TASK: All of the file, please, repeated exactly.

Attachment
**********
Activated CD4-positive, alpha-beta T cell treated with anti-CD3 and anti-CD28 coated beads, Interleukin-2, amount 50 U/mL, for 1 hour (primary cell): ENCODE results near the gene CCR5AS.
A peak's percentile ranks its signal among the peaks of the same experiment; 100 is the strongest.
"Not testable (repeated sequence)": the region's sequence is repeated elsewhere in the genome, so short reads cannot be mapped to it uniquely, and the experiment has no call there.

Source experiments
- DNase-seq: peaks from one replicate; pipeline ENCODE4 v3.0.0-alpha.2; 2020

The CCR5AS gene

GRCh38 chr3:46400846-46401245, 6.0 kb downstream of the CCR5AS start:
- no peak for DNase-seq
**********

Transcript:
Activated CD4-positive, alpha-beta T cell treated with anti-CD3 and anti-CD28 coated beads, Interleukin-2, amount 50 U/mL, for 1 hour (primary cell): ENCODE results near the gene CCR5AS.
A peak's percentile ranks its signal among the peaks of the same experiment; 100 is the strongest.
"Not testable (repeated sequence)": the region's sequence is repeated elsewhere in the genome, so short reads cannot be mapped to it uniquely, and the experiment has no call there.

Source experiments
- DNase-seq: peaks from one replicate; pipeline ENCODE4 v3.0.0-alpha.2; 2020

The CCR5AS gene

GRCh38 chr3:46400846-46401245, 6.0 kb downstream of the CCR5AS start:
- no peak for DNase-seq